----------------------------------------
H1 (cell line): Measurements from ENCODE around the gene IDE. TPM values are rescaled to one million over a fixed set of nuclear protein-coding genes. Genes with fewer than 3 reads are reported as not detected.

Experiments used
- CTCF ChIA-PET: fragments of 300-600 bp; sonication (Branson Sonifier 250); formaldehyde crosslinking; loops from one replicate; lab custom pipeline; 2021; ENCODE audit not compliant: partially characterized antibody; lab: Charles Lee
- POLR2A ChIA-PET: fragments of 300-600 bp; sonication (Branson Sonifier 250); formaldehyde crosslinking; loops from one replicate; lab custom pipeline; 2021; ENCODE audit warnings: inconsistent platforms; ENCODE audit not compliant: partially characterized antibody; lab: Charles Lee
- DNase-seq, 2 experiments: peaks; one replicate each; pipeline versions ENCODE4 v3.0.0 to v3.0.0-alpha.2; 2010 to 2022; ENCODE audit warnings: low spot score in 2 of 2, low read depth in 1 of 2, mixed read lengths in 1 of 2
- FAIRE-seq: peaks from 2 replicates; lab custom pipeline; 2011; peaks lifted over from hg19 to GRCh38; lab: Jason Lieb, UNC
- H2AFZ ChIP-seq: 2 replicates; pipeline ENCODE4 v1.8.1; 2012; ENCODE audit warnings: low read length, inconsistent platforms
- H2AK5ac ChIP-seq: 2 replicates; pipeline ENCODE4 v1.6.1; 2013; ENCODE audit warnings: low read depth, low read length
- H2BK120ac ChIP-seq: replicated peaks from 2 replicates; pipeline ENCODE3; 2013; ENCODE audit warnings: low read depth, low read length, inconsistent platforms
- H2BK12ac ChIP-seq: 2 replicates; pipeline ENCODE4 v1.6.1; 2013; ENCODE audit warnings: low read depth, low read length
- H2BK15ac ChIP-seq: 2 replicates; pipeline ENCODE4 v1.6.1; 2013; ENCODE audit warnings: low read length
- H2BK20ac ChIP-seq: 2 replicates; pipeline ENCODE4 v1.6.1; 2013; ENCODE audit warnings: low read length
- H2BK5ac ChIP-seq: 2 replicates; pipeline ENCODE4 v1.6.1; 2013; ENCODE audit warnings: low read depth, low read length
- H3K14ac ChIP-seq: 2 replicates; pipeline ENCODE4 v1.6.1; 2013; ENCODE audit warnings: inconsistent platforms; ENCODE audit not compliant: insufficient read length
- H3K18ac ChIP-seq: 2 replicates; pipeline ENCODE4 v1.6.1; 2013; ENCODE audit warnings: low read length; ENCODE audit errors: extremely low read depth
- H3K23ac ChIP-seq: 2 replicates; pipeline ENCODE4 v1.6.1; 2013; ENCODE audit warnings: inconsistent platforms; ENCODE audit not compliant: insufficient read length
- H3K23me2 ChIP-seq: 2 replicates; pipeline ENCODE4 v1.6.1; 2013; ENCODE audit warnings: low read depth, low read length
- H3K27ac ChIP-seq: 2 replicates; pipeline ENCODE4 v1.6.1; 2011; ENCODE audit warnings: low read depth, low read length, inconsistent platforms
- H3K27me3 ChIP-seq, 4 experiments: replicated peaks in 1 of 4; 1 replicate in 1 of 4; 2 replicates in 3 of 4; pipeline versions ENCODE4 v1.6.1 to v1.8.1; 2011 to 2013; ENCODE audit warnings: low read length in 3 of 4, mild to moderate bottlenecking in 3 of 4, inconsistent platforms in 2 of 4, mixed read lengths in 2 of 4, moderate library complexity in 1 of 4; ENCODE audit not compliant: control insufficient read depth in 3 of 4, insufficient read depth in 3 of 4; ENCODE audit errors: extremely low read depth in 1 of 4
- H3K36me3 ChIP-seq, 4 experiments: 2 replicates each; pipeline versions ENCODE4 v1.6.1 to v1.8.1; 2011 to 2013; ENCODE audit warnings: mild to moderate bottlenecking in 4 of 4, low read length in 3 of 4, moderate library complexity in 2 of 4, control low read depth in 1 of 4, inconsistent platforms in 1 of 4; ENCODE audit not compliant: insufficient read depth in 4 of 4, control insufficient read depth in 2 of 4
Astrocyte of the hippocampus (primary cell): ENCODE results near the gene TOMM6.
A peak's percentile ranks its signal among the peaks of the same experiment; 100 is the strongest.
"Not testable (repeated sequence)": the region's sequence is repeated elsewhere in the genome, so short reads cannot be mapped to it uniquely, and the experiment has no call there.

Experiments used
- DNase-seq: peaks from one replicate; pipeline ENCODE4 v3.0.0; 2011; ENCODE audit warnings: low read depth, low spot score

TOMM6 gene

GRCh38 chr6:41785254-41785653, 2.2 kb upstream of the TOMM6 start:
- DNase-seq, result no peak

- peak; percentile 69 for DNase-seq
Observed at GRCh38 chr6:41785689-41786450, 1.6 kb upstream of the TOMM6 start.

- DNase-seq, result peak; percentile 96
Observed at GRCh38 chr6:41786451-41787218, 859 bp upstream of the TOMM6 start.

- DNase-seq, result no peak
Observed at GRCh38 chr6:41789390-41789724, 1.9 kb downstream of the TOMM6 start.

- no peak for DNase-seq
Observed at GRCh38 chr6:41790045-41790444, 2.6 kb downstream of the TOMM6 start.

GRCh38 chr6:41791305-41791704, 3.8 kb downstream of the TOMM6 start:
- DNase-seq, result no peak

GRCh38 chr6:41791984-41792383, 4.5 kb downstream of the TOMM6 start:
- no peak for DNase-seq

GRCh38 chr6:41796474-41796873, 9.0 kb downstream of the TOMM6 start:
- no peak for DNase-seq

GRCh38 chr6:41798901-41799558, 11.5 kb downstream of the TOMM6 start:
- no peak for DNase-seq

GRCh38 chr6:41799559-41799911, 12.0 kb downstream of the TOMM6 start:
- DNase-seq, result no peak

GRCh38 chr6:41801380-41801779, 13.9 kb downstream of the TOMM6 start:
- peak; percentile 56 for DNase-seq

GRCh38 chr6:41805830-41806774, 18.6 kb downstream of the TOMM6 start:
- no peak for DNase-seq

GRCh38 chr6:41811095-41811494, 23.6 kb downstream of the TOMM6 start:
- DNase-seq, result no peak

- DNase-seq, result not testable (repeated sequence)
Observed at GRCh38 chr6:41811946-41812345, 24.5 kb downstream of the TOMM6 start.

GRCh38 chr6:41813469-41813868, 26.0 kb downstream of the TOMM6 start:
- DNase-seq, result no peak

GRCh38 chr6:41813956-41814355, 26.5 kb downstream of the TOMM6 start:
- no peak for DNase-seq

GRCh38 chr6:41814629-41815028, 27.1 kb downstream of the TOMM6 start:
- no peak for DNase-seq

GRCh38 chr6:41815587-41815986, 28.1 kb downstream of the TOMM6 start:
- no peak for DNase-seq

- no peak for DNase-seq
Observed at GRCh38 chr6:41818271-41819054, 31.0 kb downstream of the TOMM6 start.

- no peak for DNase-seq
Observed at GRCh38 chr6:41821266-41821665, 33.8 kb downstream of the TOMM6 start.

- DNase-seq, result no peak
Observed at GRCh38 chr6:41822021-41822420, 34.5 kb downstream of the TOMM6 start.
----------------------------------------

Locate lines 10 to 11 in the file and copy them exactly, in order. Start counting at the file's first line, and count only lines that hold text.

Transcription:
- H2BK12ac ChIP-seq: 2 replicates; pipeline ENCODE4 v1.6.1; 2013; ENCODE audit warnings: low read depth, low read length
- H2BK15ac ChIP-seq: 2 replicates; pipeline ENCODE4 v1.6.1; 2013; ENCODE audit warnings: low read length